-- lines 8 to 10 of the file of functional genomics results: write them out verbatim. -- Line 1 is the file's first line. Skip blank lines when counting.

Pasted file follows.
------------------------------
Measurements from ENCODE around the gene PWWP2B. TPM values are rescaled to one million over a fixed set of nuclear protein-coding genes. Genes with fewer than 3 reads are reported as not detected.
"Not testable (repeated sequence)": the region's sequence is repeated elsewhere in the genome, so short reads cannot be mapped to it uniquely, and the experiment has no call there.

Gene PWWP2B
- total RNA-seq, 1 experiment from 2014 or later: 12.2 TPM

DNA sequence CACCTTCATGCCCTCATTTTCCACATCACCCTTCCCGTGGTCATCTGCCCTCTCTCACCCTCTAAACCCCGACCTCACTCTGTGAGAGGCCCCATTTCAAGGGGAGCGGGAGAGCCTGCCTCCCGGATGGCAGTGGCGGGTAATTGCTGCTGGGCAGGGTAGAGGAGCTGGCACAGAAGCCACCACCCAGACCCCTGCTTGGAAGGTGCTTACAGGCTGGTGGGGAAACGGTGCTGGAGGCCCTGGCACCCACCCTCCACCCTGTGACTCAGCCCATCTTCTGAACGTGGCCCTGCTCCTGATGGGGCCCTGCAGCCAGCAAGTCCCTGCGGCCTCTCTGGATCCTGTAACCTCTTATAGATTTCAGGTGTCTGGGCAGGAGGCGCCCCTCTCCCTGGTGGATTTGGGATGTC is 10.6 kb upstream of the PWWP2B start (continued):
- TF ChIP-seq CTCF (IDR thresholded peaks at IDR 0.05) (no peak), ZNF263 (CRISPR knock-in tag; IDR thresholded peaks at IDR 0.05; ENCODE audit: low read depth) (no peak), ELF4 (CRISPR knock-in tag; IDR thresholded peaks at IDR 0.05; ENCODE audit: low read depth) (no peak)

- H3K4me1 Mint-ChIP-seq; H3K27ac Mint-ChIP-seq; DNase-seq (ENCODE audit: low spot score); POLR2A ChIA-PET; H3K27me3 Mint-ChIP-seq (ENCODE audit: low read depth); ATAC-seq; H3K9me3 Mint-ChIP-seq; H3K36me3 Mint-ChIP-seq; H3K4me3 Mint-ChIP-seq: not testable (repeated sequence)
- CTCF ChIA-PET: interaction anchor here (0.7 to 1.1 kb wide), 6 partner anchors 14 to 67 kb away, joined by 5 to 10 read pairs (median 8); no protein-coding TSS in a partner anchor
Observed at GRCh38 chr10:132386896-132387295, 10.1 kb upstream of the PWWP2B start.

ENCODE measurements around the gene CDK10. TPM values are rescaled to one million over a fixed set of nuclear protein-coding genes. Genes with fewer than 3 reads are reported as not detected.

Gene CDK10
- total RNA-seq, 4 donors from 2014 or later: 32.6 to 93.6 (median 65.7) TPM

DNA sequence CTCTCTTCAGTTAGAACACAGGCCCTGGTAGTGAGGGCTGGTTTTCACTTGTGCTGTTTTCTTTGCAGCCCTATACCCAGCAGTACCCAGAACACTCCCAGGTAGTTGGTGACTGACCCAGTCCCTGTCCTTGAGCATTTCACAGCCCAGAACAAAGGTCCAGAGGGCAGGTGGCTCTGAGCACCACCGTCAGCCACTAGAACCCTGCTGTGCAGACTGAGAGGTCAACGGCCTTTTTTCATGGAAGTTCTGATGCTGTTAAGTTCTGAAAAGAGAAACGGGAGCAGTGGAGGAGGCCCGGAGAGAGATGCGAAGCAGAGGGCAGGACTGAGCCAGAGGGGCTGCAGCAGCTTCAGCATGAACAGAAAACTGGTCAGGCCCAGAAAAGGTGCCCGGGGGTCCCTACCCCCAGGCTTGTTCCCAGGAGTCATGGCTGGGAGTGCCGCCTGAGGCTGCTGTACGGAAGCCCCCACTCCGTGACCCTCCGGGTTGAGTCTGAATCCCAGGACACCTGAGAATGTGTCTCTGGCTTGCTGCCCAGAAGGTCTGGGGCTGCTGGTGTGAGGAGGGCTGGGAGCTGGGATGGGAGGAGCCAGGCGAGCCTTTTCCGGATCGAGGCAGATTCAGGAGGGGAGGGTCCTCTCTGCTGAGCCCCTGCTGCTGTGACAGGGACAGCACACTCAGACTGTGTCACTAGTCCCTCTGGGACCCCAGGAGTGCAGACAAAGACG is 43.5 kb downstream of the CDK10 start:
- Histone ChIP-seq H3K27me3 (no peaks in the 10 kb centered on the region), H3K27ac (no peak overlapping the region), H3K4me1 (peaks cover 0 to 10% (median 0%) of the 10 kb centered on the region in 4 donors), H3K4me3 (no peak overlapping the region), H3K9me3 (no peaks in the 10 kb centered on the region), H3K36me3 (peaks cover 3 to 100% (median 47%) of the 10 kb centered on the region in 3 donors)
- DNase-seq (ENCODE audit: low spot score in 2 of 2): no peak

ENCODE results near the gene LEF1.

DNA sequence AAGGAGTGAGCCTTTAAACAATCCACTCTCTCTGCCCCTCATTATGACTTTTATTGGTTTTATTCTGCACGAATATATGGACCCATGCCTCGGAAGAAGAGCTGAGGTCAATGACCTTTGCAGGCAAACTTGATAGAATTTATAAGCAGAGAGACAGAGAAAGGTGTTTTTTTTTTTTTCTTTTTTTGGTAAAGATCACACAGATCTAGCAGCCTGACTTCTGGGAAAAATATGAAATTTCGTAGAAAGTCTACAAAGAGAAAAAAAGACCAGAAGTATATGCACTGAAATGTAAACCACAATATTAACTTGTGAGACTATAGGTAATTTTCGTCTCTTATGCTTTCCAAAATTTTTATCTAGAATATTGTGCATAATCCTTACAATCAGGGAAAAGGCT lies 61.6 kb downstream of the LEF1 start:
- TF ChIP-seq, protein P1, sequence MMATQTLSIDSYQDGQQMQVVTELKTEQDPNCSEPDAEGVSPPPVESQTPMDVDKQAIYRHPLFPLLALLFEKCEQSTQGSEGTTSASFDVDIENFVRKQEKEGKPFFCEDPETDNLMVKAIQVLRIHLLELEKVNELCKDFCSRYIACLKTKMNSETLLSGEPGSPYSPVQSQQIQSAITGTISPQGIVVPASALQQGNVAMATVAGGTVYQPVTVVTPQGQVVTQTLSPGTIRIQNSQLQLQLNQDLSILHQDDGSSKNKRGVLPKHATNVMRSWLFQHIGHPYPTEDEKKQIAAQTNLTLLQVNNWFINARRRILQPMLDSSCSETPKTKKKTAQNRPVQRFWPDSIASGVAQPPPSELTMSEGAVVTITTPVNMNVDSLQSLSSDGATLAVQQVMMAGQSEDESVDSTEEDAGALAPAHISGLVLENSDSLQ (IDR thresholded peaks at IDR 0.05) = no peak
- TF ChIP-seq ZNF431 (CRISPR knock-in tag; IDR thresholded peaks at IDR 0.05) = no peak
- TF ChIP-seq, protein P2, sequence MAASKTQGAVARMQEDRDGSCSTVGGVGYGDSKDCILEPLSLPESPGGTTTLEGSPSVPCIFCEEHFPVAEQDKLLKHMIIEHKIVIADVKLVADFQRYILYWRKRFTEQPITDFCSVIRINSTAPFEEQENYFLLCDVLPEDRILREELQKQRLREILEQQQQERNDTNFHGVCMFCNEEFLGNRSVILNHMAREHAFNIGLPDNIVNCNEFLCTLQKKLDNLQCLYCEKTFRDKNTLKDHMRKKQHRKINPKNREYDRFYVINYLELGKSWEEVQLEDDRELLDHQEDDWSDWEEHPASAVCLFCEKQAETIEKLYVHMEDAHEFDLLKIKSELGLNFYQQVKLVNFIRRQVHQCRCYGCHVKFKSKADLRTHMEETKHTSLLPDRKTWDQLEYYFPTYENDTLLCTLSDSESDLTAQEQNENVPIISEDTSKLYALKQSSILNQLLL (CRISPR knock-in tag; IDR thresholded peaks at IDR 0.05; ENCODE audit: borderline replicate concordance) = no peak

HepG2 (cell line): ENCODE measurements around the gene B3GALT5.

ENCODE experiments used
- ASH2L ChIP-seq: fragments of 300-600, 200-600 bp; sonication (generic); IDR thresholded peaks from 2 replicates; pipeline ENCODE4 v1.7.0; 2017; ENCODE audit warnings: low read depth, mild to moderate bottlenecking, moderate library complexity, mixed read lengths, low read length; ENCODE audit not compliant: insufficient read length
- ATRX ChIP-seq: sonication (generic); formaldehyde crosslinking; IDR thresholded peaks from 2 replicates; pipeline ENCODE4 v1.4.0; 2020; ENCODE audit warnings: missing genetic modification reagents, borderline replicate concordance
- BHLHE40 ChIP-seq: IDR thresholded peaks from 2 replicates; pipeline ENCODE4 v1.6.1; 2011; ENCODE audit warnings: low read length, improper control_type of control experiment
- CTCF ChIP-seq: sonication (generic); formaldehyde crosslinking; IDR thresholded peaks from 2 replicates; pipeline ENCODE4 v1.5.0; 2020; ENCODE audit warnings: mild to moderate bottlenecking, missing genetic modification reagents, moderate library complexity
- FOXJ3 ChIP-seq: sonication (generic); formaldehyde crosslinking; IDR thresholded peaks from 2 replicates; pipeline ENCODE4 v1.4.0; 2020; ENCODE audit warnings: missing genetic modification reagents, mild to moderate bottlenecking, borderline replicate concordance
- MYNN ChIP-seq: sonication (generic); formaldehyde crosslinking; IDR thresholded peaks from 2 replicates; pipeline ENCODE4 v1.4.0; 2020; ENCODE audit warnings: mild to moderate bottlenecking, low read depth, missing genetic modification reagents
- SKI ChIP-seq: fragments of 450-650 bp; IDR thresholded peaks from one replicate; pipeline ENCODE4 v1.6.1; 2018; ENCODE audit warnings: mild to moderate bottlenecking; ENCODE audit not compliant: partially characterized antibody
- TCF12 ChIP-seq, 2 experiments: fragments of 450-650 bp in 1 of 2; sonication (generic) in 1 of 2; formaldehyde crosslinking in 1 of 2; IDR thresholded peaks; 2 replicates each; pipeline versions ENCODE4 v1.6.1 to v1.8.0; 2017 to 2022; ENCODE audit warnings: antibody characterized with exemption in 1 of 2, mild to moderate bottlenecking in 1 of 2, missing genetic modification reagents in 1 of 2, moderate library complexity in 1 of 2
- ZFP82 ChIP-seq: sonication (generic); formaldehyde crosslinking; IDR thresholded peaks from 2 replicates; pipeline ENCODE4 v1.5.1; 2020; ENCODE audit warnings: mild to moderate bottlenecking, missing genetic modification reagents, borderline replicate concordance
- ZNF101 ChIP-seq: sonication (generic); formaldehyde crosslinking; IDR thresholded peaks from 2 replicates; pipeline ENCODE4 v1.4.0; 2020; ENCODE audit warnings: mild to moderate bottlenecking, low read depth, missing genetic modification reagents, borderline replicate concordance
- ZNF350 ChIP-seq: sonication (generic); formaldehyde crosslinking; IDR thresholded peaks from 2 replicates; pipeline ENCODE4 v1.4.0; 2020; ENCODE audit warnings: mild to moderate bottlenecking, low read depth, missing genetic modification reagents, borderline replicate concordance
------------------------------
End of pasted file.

- CTCF ChIA-PET: interaction anchor here (0.7 to 1.1 kb wide), 6 partner anchors 14 to 67 kb away, joined by 5 to 10 read pairs (median 8); no protein-coding TSS in a partner anchor
Observed at GRCh38 chr10:132386896-132387295, 10.1 kb upstream of the PWWP2B start.

ENCODE measurements around the gene CDK10. TPM values are rescaled to one million over a fixed set of nuclear protein-coding genes. Genes with fewer than 3 reads are reported as not detected.